As 2011 draws to a close, we find it easier to imagine the world ending than to imagine a seismic change of the sort that seems likely in 2012. Apocalypse cults herald the Rapture and the Mayan prophecies of doom, but critics of capitalism stop short of imagining a revolution in America or a new political order in the UK.
The stories we tell about the future are no longer hopeful, excited tales of technology and human spirit revealing new vistas of experience and exploration. Toby Barnes talked about this in his excellent post wrapping up Playful 2011: “Our visions now seem to be so close to home.” Not just in science fiction, in the stories we write and the movies we see, but in other areas of culture too, we go around in circles exploring the past. The New Boring aesthetic is everywhere, in our television, our clothes, our music, our interior decoration. Even cupcakes and cake stands are back.
It’s a little like the UK has collectively mislaid the cultural ability to imagine beyond the horizon, and started looking backwards over its shoulder instead. Not lost, because that implies it won’t come back, when the world stops changing so fast and people have jobs and can afford to eat and pay bills comfortably again (assuming that happens). But we have shifted our focus away from the shiny bright realm of limitless possibility to the scary possibilities of the present. While in some parts of the world 2011 has been about imagining revolution and embracing hope, in others the realm of the future has become a place where ends are easier to envisage than evolutions.
The same is true of the news industry. In a year when a British newspaper was unceremoniously killed by its owners, the end of a national newspaper suddenly changed from something hard to picture into something easy to recall. It’s much easier to envisage the end of the newsprint business than to conceive of its evolution. It’s harder to imagine what the news business in general will look like in 2031 than it is to imagine that there simply won’t be one. The apocalypse is a much easier story than the sci-fi future, these days.
I hope, in 2012, that changes. I hope we get our hopeful visions back.
Today the final edition of the 168-year-old News of the World hit the stands, and 200 people woke up without jobs, thanks to the decision by News International on Thursday to close the paper.
Killing the News of the World, along with its many other possible benefits for Rupert Murdoch, is an attempt to grab control of the story back – or at least to dilute it. Suddenly, instead of dissecting past issues of the paper to look for more evidence of illegal (or at least immoral) behaviour, journalists are dissecting the final issue. Instead of the possible guilt of former editors, the result is to introduce a discussion about the relative innocence of Colin Myler and his current staff. [Edit: see also Roy Greenslade’s look at the final edition.]
The gesture also attempts to make martyrs of the newspaper and of its existing journalists. Suddenly it’s almost churlish to write furious diatribes about the past, when 200 forlorn journalist faces are staring out at you from the last ever newsroom photograph. The urge now is to eulogise, to sum up the 168-year life of the paper – and that means the narrative turns from exposing the illegal and immoral activities that have taken place over the years to a gentler summation of the paper’s life – lauding the good as well as discussing the bad.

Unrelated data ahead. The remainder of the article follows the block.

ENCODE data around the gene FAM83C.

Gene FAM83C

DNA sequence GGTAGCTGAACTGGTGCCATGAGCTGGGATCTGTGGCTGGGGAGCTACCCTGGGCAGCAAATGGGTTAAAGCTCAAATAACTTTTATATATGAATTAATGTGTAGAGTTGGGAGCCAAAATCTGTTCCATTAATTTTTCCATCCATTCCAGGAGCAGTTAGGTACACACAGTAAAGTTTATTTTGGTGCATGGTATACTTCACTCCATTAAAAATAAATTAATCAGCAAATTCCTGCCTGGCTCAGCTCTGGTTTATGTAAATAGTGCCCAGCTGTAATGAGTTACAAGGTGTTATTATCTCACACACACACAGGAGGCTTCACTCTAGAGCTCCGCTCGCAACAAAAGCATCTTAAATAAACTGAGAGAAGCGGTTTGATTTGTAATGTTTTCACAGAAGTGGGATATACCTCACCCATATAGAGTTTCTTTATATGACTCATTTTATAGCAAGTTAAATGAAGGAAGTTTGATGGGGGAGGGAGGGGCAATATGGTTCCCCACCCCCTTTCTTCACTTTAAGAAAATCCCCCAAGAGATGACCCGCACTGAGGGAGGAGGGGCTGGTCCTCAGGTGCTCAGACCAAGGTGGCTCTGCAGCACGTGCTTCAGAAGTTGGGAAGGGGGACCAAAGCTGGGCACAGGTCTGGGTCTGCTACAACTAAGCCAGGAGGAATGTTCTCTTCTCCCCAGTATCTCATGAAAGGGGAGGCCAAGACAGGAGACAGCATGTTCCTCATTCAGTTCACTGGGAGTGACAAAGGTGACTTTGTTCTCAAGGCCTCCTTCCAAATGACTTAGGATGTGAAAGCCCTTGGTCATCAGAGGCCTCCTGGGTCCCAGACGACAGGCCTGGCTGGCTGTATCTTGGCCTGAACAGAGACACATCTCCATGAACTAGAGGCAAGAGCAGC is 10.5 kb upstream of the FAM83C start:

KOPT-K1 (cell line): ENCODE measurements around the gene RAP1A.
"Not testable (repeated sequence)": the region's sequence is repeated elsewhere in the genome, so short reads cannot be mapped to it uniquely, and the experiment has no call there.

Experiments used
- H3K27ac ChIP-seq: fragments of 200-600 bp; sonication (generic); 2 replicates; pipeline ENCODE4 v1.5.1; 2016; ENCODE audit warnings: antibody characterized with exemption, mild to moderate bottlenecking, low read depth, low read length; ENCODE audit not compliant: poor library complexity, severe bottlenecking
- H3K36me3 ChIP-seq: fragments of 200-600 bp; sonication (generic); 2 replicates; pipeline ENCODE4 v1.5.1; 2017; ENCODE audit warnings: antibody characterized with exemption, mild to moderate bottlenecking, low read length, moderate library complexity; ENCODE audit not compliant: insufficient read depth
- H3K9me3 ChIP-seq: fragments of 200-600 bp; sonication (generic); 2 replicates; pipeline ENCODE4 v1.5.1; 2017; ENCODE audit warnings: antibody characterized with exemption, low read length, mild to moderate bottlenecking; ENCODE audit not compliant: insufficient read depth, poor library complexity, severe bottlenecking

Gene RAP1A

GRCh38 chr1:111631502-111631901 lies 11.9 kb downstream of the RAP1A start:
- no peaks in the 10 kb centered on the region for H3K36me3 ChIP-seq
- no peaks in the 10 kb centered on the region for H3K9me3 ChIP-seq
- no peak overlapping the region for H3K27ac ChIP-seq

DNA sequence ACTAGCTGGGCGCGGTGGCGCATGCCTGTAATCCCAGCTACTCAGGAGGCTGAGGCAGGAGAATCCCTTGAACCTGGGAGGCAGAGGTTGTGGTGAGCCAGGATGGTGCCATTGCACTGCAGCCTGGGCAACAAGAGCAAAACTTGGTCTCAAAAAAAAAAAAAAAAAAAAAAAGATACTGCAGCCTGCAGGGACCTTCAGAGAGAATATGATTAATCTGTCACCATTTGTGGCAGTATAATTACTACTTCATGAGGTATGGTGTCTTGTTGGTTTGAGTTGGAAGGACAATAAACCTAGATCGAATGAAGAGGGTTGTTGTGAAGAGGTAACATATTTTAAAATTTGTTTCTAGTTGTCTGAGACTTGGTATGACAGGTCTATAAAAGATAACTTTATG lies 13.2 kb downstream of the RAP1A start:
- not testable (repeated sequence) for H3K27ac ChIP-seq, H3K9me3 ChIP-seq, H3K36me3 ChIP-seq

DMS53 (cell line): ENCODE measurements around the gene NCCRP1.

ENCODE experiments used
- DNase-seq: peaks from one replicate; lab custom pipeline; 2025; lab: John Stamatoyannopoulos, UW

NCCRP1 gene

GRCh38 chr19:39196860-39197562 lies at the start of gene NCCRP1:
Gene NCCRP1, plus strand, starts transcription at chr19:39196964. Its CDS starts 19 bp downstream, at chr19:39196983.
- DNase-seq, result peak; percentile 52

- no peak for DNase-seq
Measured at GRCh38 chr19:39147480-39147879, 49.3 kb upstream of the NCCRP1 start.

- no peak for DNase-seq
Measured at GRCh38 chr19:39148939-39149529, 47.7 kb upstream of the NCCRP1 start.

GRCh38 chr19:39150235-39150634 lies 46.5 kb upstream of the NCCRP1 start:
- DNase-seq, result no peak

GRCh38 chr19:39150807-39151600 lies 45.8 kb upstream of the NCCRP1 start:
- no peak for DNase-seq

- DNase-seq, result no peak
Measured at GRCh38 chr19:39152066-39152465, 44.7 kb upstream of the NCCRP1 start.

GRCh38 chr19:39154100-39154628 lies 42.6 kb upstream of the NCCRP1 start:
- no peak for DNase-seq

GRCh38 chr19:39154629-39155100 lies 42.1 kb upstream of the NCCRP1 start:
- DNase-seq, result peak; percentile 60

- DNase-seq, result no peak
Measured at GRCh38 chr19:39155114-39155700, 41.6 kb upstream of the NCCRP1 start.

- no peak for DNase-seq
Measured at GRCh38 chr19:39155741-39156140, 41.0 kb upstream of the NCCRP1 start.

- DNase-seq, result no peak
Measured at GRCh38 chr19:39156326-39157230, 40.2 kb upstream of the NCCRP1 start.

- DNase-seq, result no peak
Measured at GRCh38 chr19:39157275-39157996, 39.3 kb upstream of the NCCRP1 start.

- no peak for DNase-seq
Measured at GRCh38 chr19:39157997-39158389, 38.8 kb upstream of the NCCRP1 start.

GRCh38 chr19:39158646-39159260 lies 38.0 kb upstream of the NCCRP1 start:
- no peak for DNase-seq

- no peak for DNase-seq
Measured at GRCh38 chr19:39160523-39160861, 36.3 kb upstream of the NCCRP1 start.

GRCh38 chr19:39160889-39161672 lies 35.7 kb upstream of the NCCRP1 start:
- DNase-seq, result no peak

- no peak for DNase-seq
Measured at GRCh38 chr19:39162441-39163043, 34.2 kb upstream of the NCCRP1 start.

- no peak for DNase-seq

It’s a hugely expensive and risky smokescreen to throw in front of a hungry set of journalists, but the result is still to change the terms of the narrative. The focus has shifted.
The political implications of this scandal are immensely complicated and far-reaching, but what I find most fascinating is the idea that the Murdoch empire had an interest in keeping politicians corrupt. If your power rests in part on your ability to unmask corruption – in selectively dishing dirt on those politicians who don’t do what you want – then in fact you have an incentive to ensure that there is a skeleton in everyone’s closet, and that you have the ability to expose it. You have a vested interest in building up the careers of celebrities whose secrets you can use to sell papers. The more corrupt the people at the top – the more dirty secrets you have on the most powerful politicians and policemen – the more control and power you wield.
Thanks to its 2.7m circulation and an estimated readership of about 8m, the News of the World was a kingmaker and a kingbreaker. But those readers won’t just disappear into the ether. The media landscape in the UK is undergoing seismic change not just because of the newspaper closure and the potential damage to other News International titles, but also because we don’t know where those loyal tabloid readers will end up. Presumably a Sunday edition of the Sun would snap them up immediately – so long as it wasn’t dead in the water from the News of the World fallout. But it will be very interesting to see whether the other Sunday papers see a circulation bump in the wake of the death of the Screws – or where the paper’s online readers will migrate to other mainstream titles, or disappear off to celebrity blogs or fragmented new media.
If the mass audience fragments, that could permanently reshape the hierarchy of power in this country in ways that are impossible to predict. We have already seen the power of the network in driving the story forwards. We have already seen a massive shift in power, with politicians openly attacking Rupert Murdoch, a man who seemed untouchable this time last week.
What happens next is anyone’s guess.
Somewhere in the middle of all this, I start at the Guardian tomorrow as SEO Subeditor. I don’t know what next week holds but I’m immensely excited to be part of it – sad to leave Citywire, hugely so, but so excited.